When the number of shark incidents surged in Western Australia, people panicked and blamed a growth in the white shark population. Charlie is using genetics to determine how many white sharks there really are to inform decision-making.
Although I am originally from Belgium, which has only a 60-kilometre coastline, I have always been attracted to the ocean. My homeland’s marine fauna and flora may not be renowned for bright colours or amazing diversity, but they were enough to spark an interest in the underwater world that has become a lifelong fascination.
My specific interest in sharks started when I was 11 years old. Our teacher asked us to do a presentation on an animal, and while most of the children did theirs on cats or dogs, my mother suggested that I do mine...
This project will examine evidence for changes in the effective size of the Australian great white shark population based on genetic comparisons of historical and contemporary samples.
Emotions following recent shark incidents and growing public concern about the risk that sharks pose to swimmers in Australian waters led the Western Australian government to announce in 2012 that it will allocate $2-million to allow the state’s Department of Fisheries to track, catch and destroy white sharks that pose a threat to humans. For this reason, our project occurs at a time of critical need for the species. We will provide – for the first time – real data so that the state and Australian governments can respond to public and media pressure in a reasoned and rational manner, rather than having a political agenda determined by emotive and anecdotal arguments.
Although fatal shark attacks are relatively rare (on average 1.2 per year), a recent dramatic upsurge in attacks in Western Australia during the course of less than 12 months (five of which were fatal) has led to concerns that this might be linked to a sudden increase in the white shark population. The core of this debate – whether white sharks could have increased in abundance to a level impacting human safety since their protection 15 years ago – has never been addressed by a rigorous scientific study. This fundamental uncertainty has meant that arguments about the status of white shark populations and the threat that they pose are largely based on conjecture, anecdotes and emotion. It is these non-scientific views that now drive the political agenda that has the potential to alter the population status and future of these sharks for many years to come. Our project directly addresses this issue.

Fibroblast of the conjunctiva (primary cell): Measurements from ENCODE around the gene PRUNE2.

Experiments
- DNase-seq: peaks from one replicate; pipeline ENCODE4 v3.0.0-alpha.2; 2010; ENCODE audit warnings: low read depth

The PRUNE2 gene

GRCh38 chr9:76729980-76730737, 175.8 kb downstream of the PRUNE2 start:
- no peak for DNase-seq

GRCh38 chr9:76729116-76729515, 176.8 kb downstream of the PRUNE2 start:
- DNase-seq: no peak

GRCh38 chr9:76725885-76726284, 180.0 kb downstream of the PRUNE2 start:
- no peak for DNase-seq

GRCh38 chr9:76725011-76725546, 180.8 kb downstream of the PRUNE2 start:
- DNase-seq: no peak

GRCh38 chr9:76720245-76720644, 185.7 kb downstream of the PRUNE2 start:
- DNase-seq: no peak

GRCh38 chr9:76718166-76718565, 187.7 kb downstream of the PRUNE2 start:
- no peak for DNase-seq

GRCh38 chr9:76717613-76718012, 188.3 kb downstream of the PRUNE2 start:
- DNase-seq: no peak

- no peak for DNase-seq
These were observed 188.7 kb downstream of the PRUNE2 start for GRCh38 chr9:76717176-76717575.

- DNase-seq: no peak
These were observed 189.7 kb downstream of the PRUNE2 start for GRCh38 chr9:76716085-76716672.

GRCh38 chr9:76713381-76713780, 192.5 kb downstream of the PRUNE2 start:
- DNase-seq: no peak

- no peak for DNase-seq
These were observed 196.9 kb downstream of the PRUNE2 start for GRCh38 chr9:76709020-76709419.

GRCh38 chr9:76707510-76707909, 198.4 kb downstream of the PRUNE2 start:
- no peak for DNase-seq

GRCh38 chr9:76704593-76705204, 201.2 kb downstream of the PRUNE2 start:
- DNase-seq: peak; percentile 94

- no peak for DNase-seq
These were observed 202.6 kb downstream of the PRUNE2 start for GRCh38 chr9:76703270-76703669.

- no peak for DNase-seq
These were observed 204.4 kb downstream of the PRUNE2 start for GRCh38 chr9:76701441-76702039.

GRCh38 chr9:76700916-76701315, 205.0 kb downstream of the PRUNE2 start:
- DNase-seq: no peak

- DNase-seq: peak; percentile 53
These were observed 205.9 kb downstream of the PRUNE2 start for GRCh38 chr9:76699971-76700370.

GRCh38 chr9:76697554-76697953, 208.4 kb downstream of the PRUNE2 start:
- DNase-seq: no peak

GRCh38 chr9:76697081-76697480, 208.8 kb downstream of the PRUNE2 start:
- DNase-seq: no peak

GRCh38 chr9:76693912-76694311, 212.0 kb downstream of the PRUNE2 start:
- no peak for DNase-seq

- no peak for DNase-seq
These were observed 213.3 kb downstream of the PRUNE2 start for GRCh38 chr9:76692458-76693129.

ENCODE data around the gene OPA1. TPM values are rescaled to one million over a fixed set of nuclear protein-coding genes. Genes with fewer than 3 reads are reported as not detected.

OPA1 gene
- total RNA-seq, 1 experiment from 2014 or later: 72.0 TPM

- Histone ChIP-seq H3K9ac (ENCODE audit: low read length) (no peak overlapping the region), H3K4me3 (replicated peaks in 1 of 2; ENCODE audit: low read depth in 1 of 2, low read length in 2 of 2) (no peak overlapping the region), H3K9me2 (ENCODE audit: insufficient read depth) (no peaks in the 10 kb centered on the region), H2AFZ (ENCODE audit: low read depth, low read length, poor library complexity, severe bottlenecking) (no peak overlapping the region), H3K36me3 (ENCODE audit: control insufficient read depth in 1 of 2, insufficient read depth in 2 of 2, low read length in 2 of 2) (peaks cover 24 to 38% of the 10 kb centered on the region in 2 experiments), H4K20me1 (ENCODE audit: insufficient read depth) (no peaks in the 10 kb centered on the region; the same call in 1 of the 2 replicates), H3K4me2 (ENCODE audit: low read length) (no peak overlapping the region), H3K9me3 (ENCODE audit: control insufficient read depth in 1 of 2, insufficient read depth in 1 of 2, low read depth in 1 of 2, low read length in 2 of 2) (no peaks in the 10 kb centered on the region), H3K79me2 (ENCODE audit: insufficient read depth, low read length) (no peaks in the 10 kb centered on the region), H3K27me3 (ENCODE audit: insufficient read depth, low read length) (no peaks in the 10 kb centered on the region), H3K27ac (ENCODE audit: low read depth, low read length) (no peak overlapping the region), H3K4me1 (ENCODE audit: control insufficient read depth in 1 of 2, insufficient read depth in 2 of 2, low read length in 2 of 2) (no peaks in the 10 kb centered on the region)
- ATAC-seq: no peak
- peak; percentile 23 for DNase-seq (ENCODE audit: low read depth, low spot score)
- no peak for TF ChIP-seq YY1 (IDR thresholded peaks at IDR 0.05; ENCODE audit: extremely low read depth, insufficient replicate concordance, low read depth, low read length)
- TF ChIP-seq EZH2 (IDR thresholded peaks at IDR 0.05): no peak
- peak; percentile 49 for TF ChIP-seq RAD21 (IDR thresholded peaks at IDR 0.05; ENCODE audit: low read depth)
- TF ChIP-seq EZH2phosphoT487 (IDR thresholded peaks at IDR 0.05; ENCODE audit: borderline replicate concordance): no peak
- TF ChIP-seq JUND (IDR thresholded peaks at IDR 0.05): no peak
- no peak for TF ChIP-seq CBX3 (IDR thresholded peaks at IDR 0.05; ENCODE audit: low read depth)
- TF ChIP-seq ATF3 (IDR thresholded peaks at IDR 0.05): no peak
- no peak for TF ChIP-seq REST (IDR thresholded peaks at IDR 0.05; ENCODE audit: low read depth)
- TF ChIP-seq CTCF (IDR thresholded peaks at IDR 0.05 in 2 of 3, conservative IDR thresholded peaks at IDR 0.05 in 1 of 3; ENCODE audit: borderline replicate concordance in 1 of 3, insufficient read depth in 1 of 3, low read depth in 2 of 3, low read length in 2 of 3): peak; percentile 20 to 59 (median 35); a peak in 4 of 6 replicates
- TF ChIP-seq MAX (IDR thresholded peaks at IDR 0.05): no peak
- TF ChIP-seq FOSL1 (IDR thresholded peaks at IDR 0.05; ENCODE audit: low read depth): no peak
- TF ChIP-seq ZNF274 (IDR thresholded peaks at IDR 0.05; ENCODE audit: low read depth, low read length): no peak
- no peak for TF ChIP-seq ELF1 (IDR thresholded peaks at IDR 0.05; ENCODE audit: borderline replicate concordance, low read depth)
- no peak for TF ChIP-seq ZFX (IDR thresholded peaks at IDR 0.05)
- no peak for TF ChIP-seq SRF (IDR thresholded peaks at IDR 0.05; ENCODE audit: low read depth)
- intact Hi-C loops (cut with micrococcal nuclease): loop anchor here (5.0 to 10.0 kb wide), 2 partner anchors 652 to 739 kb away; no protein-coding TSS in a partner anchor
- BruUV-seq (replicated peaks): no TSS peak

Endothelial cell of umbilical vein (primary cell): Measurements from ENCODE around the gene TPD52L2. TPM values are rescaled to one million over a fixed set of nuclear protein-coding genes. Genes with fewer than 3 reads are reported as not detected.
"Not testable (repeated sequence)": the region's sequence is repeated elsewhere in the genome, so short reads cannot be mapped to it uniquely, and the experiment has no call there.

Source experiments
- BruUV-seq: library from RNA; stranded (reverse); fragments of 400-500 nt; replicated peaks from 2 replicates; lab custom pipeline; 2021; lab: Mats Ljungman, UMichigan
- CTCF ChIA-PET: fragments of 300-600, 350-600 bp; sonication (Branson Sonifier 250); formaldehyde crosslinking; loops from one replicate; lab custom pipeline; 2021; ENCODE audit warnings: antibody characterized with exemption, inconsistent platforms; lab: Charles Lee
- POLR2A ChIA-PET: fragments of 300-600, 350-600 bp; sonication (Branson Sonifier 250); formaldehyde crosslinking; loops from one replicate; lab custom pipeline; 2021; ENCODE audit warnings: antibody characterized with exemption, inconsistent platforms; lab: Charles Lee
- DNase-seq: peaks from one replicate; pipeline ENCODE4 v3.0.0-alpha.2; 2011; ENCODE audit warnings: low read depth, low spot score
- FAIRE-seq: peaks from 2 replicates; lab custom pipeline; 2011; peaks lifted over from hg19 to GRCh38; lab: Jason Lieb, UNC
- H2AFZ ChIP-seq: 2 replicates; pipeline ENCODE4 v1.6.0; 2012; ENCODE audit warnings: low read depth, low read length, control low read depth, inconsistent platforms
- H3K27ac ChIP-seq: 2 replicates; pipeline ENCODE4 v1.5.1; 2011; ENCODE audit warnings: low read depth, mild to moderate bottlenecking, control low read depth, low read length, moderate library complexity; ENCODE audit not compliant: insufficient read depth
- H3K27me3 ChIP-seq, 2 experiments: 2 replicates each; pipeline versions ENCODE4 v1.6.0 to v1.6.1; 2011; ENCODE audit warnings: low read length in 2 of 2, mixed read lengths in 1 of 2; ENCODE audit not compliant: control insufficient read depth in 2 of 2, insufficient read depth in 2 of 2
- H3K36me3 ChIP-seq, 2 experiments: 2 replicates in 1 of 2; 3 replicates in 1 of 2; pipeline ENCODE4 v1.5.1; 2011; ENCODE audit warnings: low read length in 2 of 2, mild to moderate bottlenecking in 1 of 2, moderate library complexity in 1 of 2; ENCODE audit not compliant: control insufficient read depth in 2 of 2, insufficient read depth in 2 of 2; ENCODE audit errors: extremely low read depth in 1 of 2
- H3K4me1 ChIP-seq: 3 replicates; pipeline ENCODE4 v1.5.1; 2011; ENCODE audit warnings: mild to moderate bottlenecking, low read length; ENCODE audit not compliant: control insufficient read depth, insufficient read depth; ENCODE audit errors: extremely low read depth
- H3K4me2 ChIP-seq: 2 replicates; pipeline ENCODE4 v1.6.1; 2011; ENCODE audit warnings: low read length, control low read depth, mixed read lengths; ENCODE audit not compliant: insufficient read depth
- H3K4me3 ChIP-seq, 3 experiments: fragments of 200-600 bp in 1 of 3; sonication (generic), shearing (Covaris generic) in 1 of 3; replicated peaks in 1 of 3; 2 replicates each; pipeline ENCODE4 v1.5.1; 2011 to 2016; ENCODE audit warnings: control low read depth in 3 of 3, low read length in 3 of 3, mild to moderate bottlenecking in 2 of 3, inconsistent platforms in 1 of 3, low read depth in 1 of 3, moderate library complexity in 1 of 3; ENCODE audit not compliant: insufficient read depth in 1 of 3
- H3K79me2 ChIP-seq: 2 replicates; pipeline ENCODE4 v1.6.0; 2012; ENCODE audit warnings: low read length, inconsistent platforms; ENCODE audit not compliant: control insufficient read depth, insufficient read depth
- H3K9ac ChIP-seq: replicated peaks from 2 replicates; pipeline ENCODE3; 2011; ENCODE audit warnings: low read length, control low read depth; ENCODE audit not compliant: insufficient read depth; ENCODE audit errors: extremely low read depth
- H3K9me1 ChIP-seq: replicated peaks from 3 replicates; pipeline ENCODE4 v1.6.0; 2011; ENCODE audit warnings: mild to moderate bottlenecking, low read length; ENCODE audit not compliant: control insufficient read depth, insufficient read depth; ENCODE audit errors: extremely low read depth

We will examine evidence for changes in the effective size of the Australian white shark population based on genetic comparisons of historical and contemporary samples. Fishermen have collected the jaws of great white sharks as trophies for many years. We will use these jaws (we have identified about 100 in both private and public holdings) to estimate effective population size prior to protection. This estimate will then be compared to the effective population size deduced from contemporary samples collected as part of our tagging studies. Although building on earlier work by co-investigators, the analysis will use new, state-of-the-art methods and advanced biostatistics to identify changes in population size. Our aim is to provide data on trends in the population sizes of great white sharks that can be used to inject hard data into the debate about the future of white sharks in Australian waters.
We will examine evidence for changes in the effective size of the Australian white shark population based on genetic comparisons of historical and contemporary samples. Specifically, we will:
As gray seal populations have recovered, the coastal waters off Cape Cod have become the only known aggregation site for white sharks in the western North Atlantic. Greg is estimating seasonal predation rates of white sharks on seals and identifying which environmental conditions are associated with predatory behaviour in order to improve public safety practices.